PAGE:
In the United Kingdom, the MHRA released guidance on the use of RWD in clinical studies to support regulatory decisions (15). Beyond the general introductions to the guidance series, this guidance also includes a dedicated section on MHRA’s recommendations around RWD quality.

Asia-Pacific

In South Korea, the RWE guideline on medical information database studies also discusses attributes related to RWD quality (24).

Third-party initiatives

In addition to formal regulatory guidance, several third-party initiatives are also working to help provide standards and tools for improving RWD quality and access (Supplementary Table S1). The One Source Program, a collaborative initiative by researchers from the University of California, San Francisco-Stanford University Center of Excellence in Regulatory Science and Innovation, and the FDA, aims to develop tools and methods for automation of structured EHR data flow into external systems, so as to reduce operational costs, time, and improve data quality for clinical studies (73). The FDA Oncology Center of Excellence (OCE) started the Quality Characteristics and Assessment of Real-world Data (QCARD) initiative in 2022, in collaboration with the Reagan-Udall Foundation, to develop a standardized approach for RWD characterization and evaluation of oncology RWD quality for regulatory submissions (74). The Audit Readiness Tool by TransCelerate BioPharma Inc. intends to promote best practices for quality management of RWD, such as inspection readiness, which is suitable for regulatory decision-making (75).

The ICARE data® (Integrating Clinical Trials and Real-World Endpoints) project aims to support the collection of high-quality RWD, based on Minimal Common Oncology Data Elements (mCODE™), to enable clinical oncology research (76). The HARMONY (Healthcare Alliance for Resourceful Medicine Offensive against Neoplasms in Hematology) Big Data platform provides access to a data lake and advanced analytic tools for the accelerated development of more innovative and effective treatments against hematological malignancies (77). The Clinical Data Interchange Standards Consortium (CDISC) has successfully standardized clinical trial-based data for regulation on a global scale. CDISC standards are required for regulatory submissions to the FDA and PMDA (78). However, more effort toward the adoption of an RWD standard that is fit-for-purpose is warranted. There are several challenges with adopting such data standards for RWD, including: (a) complexity of data, (b) concerns due to data being originally collected for different purposes, (c) lack of awareness and incentives to adopt new standards, and (d) inadequate implementation support and training (78). Potential solutions might result from further collaboration with other standards development organizations, establishing controlled terminologies and models which can be used to represent data from varied sources, as well as the development of tools and training to support the RWD community (78). An example of such a tool can be found in the Registry Evaluation and Quality Standards (REQueST) Tool, from the EUnetHTA Joint Action 3, which promises to maximize the utilization of registry data in decision-making by regulatory as well as HTA bodies (79).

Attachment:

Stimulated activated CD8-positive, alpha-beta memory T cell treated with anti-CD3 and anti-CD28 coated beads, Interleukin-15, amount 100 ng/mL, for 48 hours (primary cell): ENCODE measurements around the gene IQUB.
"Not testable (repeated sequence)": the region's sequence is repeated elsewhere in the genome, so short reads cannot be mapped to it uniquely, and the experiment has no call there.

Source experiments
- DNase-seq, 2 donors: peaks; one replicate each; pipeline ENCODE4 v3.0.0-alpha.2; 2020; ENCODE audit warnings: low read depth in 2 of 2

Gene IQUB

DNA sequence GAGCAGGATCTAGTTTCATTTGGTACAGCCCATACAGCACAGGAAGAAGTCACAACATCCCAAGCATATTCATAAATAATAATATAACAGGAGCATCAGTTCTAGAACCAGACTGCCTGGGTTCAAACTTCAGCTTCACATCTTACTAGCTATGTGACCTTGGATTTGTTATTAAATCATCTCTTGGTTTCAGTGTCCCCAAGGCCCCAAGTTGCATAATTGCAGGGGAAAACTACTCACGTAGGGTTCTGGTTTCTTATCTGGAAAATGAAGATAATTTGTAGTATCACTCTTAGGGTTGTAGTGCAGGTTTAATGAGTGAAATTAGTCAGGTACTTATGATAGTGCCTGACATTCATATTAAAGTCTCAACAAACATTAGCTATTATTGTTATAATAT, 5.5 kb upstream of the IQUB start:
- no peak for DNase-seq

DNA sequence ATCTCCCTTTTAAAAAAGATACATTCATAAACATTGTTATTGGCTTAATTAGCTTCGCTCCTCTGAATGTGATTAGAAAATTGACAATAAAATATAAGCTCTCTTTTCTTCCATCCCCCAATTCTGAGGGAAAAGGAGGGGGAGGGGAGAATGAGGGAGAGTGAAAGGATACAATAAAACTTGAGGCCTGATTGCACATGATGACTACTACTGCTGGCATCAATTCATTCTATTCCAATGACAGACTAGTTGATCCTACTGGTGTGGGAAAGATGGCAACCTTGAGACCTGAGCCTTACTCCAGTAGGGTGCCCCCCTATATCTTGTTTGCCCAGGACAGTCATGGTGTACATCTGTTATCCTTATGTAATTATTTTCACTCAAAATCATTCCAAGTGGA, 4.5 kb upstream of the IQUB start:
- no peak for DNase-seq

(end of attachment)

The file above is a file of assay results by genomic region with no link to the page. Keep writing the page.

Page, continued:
Updates on study methods guidance

Regulatory authorities have now begun to address study design methods for RWE studies intended for regulatory decision-making. In the last review until May 2021, the MHRA had released a draft guidance on evaluating methods for a specific study design, randomized clinical trials (RCTs) incorporating RWE (80). Guidance documents discussing multiple topics including general study methods (among other topics) were also released by the FDA, EMA, NMPA, PMDA, and TFDA (1).

Since then, additional regulatory authorities, including the FDA and MFDS, have begun to release their own guidance documents, focusing on study methods for various real-world study designs. Updated or additional guidance on study methods have also been released by the EMA, MHRA, and NMPA. Table 4 summarizes the regulatory real-world study methods guidance available across the globe.

TABLE 4
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Table 4. Regulatory guidance on real-world study methods in Asia-Pacific, North America, and Europe.

North America

In the US, the FDA released its draft guidance in 2023, “Considerations for the Design and Conduct of Externally Controlled Trials,” which includes recommendations for external controls consisting of other clinical trial data or RWD (81). Overall, the guidance discusses numerous study design and analysis considerations centered around commonly encountered challenges for this type of study design when intended to be used for regulatory purposes. The FDA is also expected to publish two additional draft guidance documents in 2023 on non-interventional studies and the use of clinical practice data in randomized clinical trials.

The CADTH draft guidance on reporting RWE also highlights methodological considerations for RWE studies and their submission to regulators and HTA bodies in Canada (65).

Europe

In the EU, the EMA’s final “Guideline on Registry-Based Studies” includes methodology recommendations related to registry-based study designs, including expected protocol elements and areas of anticipated bias (60), and is generally consistent with the draft version of the guidance included in our prior review (1). The DARWIN EU also supports in making regulatory decisions by addressing specific questions through high-quality, non-interventional studies, including the development of scientific protocols, examination of relevant sources of data, and analysis and reporting of the results (31).

In the United Kingdom, the MHRA’s final “Guideline on Randomized Controlled Trials Using RWD to Support Regulatory Decisions” contains various methodology recommendations with regard to the appropriate design and operation of such studies (16), and is generally consistent with the draft version of the guidance described in our previous review (1).